RAM 2500 Mini Review

One of these babies was going to be mine!
One of these babies was going to be mine!
Photo: Me

I needed to get the Brick from Aremme’s house in PA back to my house in VA and it certainly wasn’t going to drive itself (or let me drive it that far). I wanted to get a tow dolly and drag it home with the Terrain, but that would be pushing the limits of the Terrain’s 3500 lb. towing capacity and UHaul wouldn’t let me have one. I weighed some options and figured the best thing to do was go all in and rent a full size truck and car trailer.

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If you want to rent a truck to tow, it seems like the only options are U-Haul or Enterprise Commercial (but not regular Enterprise). U-Haul trucks have a flat fee plus mileage rate which was going to work out to be $177 for the truck alone. I could get a 3/4 ton truck from Enterprise commercial for $89* for the day. A tow dolly is $45* from U-Haul, and that would require me to disconnect the driveshaft on the Volvo. A drive on/drive off (in the marine industry we have RORO, so DODO?) double axle hauler was only $10 more, so it was a no brainer.

I ended up with a 2020 RAM 2500 Big Horn 4x4. It was a beast of a truck with a 6.4L Hemi with 410 HP and 429 ft-lbs. It pulled the empty car hauler from VA to PA with ease, I mean I had to be careful because I couldn’t tell the thing was back there. I think U-Haul lists the trailer weight as around 2500 lbs unladen. The ride home was only a slightly different story, as the 245 Wagon only weighs about 3,000 lbs, so I was only pulling something like 5,500 lbs, or only a bit more than 1/3 of the Ram’s rated towing capacity. Handling wise it felt nice and stable but I could feel the truck slightly struggle a couple times when I asked for brisker acceleration, such as highway on ramps, or up steeper grades. Overall it still managed just fine.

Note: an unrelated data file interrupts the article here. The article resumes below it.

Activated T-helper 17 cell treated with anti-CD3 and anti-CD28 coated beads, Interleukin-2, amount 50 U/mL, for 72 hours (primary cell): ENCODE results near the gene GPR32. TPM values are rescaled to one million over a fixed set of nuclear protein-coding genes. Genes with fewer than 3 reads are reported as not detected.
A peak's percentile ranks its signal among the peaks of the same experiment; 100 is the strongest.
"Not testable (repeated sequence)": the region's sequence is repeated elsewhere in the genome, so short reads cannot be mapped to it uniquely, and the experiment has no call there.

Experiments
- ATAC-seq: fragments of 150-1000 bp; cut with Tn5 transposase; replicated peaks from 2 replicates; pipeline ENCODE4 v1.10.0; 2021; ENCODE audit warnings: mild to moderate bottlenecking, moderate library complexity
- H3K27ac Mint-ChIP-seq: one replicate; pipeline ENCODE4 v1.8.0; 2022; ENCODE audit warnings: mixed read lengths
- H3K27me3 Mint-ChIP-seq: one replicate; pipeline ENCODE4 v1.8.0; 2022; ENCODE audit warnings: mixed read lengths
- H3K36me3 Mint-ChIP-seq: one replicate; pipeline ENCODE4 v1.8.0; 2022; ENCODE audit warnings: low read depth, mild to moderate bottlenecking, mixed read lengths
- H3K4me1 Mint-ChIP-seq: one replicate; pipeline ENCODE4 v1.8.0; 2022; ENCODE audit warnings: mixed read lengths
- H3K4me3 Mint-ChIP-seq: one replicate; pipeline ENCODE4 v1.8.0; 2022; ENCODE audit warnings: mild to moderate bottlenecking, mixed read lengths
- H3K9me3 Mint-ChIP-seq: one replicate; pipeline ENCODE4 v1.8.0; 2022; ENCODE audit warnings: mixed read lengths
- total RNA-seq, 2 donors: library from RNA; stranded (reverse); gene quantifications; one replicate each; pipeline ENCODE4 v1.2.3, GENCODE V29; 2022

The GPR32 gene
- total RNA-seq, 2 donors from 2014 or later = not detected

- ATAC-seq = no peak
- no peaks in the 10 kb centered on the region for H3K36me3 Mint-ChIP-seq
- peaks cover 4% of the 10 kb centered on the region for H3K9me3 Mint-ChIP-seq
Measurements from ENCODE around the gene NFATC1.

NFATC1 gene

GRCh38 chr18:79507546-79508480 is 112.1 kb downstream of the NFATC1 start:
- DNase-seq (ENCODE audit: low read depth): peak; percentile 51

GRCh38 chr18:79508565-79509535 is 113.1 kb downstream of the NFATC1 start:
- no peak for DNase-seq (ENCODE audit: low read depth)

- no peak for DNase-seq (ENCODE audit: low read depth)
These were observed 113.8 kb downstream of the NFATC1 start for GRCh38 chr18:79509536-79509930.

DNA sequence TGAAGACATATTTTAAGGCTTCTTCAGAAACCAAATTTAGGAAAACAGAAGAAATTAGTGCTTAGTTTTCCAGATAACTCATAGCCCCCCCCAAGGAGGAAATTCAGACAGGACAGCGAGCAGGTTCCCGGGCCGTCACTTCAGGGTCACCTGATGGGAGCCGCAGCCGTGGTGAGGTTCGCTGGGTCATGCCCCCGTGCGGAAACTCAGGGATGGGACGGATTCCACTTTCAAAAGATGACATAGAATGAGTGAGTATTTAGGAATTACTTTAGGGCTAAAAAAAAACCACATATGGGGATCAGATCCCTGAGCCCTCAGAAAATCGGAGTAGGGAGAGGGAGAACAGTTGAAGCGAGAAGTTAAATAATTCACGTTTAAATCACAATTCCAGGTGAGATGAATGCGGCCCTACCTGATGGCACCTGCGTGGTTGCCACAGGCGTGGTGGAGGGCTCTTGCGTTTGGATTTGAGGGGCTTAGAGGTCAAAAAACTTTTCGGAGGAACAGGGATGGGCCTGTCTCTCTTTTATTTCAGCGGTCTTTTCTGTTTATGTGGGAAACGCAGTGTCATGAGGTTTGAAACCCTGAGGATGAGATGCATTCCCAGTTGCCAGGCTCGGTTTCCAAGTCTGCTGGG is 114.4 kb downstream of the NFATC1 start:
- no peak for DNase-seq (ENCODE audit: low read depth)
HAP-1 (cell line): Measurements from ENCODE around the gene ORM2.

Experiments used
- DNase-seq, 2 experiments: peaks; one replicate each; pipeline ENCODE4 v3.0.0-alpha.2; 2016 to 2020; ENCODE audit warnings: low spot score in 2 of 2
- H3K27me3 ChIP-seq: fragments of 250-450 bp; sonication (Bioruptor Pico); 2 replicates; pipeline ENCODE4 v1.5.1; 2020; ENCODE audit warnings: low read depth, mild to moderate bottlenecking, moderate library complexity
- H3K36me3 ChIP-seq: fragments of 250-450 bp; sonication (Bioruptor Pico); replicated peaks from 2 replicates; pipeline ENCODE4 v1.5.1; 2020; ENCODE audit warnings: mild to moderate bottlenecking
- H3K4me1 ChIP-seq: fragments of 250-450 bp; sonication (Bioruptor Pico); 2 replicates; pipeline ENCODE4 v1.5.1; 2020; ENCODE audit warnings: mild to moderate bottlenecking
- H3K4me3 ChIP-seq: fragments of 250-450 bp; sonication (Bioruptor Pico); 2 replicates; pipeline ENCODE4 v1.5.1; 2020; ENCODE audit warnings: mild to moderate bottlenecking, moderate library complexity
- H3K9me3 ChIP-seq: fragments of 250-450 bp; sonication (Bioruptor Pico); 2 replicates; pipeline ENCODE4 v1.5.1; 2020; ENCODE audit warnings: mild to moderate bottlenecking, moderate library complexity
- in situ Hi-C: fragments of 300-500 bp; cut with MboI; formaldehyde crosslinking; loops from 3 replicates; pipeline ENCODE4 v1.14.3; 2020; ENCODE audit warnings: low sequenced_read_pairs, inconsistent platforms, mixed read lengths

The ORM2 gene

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Bigly truck is big!
Bigly truck is big!
Photo: Myself

Driving and towing aside, this is your typical American big truck that screams “I’M A BIG AMERICAN IN A BIG AMERICAN TRUCK, LOOK AT ME BUT ALSO GTFO OF MY WAY!!!” It reminded me of when I was 2, and my dad would let me stand on the seat and “drive” our minivan down the long lane to my grandparents house. Here I am, a grown adult, and I felt like what I would imagine a child feels like sitting behind the wheel of a normal car. In other words, it is quite bigly.

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The truck takes multiple opportunities to remind you that you’re in a RAM, with a large RAM’s head on the steering wheel, RAM printed on the instrument cluster, and above the radio. Speaking of radios, for as big as everything else on this truck is, it has a comically small infotainment screen, like smaller than my Galaxy S9. I normally don’t complain about such frivolities, but the juxtaposition is funny to me. It also kind of sucks. It’s slow and clunky, but it plays music when you can eventually get it to talk to your phone, and the stereo isn’t half bad. I even put it slightly ahead of the “premium” Bose system in our Terrain Denali, though that’s not saying much because I hate Bose and hate the Terrain stereo.